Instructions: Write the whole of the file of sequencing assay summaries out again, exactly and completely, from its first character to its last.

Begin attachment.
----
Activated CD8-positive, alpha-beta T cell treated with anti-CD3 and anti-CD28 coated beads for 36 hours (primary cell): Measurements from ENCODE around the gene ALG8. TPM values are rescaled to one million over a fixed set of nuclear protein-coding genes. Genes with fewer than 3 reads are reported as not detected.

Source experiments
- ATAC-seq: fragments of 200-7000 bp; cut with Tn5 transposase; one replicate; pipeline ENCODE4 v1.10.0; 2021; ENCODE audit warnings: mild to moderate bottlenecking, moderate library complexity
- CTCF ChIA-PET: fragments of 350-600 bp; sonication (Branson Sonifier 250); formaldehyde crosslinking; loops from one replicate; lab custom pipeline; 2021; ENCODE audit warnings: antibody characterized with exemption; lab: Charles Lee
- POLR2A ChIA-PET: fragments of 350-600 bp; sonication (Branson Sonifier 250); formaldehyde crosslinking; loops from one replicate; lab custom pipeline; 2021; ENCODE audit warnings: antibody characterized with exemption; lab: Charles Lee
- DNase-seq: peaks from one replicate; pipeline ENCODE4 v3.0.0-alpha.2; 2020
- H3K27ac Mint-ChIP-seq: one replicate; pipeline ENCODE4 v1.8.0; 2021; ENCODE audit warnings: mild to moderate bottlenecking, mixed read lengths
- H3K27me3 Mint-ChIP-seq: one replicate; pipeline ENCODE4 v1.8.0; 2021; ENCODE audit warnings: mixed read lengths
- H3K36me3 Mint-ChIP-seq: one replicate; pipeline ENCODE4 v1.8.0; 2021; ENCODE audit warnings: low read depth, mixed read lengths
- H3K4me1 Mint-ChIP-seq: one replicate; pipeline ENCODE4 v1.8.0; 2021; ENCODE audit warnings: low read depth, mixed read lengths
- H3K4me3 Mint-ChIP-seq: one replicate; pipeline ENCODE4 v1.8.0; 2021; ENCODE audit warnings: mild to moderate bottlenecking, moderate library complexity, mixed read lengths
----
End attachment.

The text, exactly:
Activated CD8-positive, alpha-beta T cell treated with anti-CD3 and anti-CD28 coated beads for 36 hours (primary cell): Measurements from ENCODE around the gene ALG8. TPM values are rescaled to one million over a fixed set of nuclear protein-coding genes. Genes with fewer than 3 reads are reported as not detected.

Source experiments
- ATAC-seq: fragments of 200-7000 bp; cut with Tn5 transposase; one replicate; pipeline ENCODE4 v1.10.0; 2021; ENCODE audit warnings: mild to moderate bottlenecking, moderate library complexity
- CTCF ChIA-PET: fragments of 350-600 bp; sonication (Branson Sonifier 250); formaldehyde crosslinking; loops from one replicate; lab custom pipeline; 2021; ENCODE audit warnings: antibody characterized with exemption; lab: Charles Lee
- POLR2A ChIA-PET: fragments of 350-600 bp; sonication (Branson Sonifier 250); formaldehyde crosslinking; loops from one replicate; lab custom pipeline; 2021; ENCODE audit warnings: antibody characterized with exemption; lab: Charles Lee
- DNase-seq: peaks from one replicate; pipeline ENCODE4 v3.0.0-alpha.2; 2020
- H3K27ac Mint-ChIP-seq: one replicate; pipeline ENCODE4 v1.8.0; 2021; ENCODE audit warnings: mild to moderate bottlenecking, mixed read lengths
- H3K27me3 Mint-ChIP-seq: one replicate; pipeline ENCODE4 v1.8.0; 2021; ENCODE audit warnings: mixed read lengths
- H3K36me3 Mint-ChIP-seq: one replicate; pipeline ENCODE4 v1.8.0; 2021; ENCODE audit warnings: low read depth, mixed read lengths
- H3K4me1 Mint-ChIP-seq: one replicate; pipeline ENCODE4 v1.8.0; 2021; ENCODE audit warnings: low read depth, mixed read lengths
- H3K4me3 Mint-ChIP-seq: one replicate; pipeline ENCODE4 v1.8.0; 2021; ENCODE audit warnings: mild to moderate bottlenecking, moderate library complexity, mixed read lengths